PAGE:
In 1981, Chapman pleaded guilty to the murder of John Lennon and was subsequently sentenced to 20 years to life in prison. On what led him to murder the famous Beatle, Chapman had said, "...there was no feeling towards his son or his wife or himself. I was obsessed on one thing and that was shooting him so that I could be somebody."
Selena Quintanilla-Perez (1995)
Selena Quintanilla was a Mexican-American superstar who was often referred to as the Queen of Tejano music. She was a vivacious entertainer with a stunning voice and kind heart, and quickly became an inspiration to many. Sadly, with such popularity and adoration comes envy. Yolanda Saldivar was a close friend to Selena, and was also the manager of her boutiques and president of her fan club. However, Saldivar became greedy and betrayed Selena's trust, stealing money from the songstress and her family. She was ultimately fired and banned from having any communication with the singer.
On March 31, 1995 Selena agreed to meet with Saldivar in an effort to salvage their friendship. They met privately at a Days Inn motel in Corpus Christi. On the morning of March 31, 1995 Saldivar shot Selena, who was able to identify her shooter before losing consciousness. She was rushed to the hospital but died of cardiac arrest and blood loss. The Tejano singer was only 23.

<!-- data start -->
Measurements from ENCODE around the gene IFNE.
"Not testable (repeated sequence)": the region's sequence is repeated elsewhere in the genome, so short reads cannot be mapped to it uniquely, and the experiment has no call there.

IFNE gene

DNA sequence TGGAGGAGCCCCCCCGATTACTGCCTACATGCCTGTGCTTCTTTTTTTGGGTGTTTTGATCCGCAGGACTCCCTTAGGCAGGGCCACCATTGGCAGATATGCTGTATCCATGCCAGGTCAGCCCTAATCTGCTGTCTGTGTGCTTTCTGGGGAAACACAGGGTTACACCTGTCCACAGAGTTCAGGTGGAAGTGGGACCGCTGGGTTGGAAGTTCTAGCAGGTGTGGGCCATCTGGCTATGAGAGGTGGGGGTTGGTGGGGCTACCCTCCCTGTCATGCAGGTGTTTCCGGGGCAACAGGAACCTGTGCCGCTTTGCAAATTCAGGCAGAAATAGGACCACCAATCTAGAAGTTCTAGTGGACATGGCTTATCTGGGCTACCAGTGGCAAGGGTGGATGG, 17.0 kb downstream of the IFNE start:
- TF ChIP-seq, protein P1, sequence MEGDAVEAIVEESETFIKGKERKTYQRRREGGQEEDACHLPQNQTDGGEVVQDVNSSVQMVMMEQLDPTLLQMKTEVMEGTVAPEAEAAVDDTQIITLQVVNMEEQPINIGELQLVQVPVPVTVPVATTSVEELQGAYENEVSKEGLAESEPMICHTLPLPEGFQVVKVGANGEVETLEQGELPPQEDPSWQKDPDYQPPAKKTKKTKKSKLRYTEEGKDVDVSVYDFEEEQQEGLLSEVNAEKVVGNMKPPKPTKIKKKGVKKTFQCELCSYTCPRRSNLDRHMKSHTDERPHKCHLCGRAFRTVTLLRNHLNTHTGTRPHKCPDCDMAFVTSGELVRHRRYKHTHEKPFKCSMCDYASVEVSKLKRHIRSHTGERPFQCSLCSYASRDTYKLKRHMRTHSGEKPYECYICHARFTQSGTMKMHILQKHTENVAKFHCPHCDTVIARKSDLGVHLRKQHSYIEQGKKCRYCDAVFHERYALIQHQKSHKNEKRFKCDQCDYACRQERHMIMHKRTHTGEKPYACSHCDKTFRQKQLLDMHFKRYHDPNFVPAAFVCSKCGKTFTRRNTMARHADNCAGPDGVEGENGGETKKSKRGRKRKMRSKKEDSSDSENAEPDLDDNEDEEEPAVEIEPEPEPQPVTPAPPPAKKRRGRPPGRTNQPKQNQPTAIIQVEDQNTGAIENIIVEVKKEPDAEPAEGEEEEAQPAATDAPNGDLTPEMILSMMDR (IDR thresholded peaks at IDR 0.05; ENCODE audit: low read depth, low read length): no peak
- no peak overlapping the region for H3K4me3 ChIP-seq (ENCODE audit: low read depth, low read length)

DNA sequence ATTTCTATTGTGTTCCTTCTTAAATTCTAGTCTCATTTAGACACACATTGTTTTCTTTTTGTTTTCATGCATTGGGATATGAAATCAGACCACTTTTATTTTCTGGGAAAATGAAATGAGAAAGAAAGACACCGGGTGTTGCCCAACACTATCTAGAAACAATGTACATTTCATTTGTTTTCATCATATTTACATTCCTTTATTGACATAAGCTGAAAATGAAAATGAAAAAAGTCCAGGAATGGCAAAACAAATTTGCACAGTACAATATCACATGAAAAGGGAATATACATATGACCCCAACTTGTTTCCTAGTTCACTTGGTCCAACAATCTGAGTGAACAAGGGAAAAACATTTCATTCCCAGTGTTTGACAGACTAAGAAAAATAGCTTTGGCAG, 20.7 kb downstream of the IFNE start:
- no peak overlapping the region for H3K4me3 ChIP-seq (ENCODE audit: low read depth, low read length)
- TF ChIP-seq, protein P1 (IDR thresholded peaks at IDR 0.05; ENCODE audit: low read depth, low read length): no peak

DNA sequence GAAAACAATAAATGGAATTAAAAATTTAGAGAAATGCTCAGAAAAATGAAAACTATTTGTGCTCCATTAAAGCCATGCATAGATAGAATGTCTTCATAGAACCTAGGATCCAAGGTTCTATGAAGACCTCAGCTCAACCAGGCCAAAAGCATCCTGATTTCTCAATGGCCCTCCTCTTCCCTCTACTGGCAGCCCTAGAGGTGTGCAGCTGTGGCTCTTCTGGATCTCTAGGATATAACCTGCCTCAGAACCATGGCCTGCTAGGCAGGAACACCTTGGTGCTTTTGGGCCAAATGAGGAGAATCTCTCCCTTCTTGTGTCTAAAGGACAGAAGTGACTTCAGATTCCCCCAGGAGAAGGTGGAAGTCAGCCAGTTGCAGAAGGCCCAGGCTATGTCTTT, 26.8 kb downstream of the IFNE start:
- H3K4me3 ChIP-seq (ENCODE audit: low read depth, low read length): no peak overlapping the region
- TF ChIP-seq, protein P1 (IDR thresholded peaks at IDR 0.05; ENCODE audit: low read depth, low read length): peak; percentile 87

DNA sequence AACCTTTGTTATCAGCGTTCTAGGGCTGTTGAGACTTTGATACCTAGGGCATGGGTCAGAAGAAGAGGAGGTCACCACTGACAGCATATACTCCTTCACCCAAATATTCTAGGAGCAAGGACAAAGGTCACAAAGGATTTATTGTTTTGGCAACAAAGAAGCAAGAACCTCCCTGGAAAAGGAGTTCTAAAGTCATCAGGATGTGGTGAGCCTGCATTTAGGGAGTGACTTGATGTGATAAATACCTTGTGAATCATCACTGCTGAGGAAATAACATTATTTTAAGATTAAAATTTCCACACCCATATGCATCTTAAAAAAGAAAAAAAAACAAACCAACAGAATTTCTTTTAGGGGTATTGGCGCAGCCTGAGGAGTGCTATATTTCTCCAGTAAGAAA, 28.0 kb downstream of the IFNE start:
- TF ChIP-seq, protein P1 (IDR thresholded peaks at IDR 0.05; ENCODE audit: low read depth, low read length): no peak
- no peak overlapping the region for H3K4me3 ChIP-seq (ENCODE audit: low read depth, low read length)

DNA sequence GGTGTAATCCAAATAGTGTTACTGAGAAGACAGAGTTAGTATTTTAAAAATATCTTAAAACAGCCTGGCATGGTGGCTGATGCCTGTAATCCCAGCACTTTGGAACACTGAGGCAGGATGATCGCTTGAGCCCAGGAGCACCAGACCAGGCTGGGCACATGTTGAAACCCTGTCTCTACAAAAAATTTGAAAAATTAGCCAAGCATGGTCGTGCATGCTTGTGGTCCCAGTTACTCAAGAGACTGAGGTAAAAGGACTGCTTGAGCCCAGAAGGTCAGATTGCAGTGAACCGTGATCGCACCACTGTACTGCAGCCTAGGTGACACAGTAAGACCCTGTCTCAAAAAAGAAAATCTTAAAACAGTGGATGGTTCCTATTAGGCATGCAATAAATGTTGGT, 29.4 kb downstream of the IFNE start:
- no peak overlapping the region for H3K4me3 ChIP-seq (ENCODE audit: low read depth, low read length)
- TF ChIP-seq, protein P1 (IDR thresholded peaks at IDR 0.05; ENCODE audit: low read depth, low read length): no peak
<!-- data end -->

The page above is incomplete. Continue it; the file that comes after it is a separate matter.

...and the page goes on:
Yolanda Saldivar surrendered to police after a nine-and-a-half hour standoff in her pick-up truck. In October 1995, a jury convicted her of first-degree murder and she was sentenced to life in prison.
Phil Hartman (1998)
Phil Hartman was a Canadian-American actor and comedian who was best known for his role on Saturday Night Live from 1986-1994. He won a Primetime Emmy Award for his work in 1989, and was a fan favorite. He also made appearances in Jingle All The Way and Small Soldiers. Hartman married model and aspiring actress Brynn Omdahl in 1987, and the couple would go on to have two children together. However, their wedded bliss would be short-lived. Omdahl had a tough time dealing with her husband's success, and soon became dependent on drugs and alcohol.
Omdahl's issues finally consumed her on May 28, 1998. After arguing over her drug use and threatening to leave her if it persisted, Hartman went to bed. At around 3 a.m., Omdahl entered her bedroom and shot her sleeping husband three times: twice in the head and once in the side. The former model had been intoxicated and had recently taken cocaine.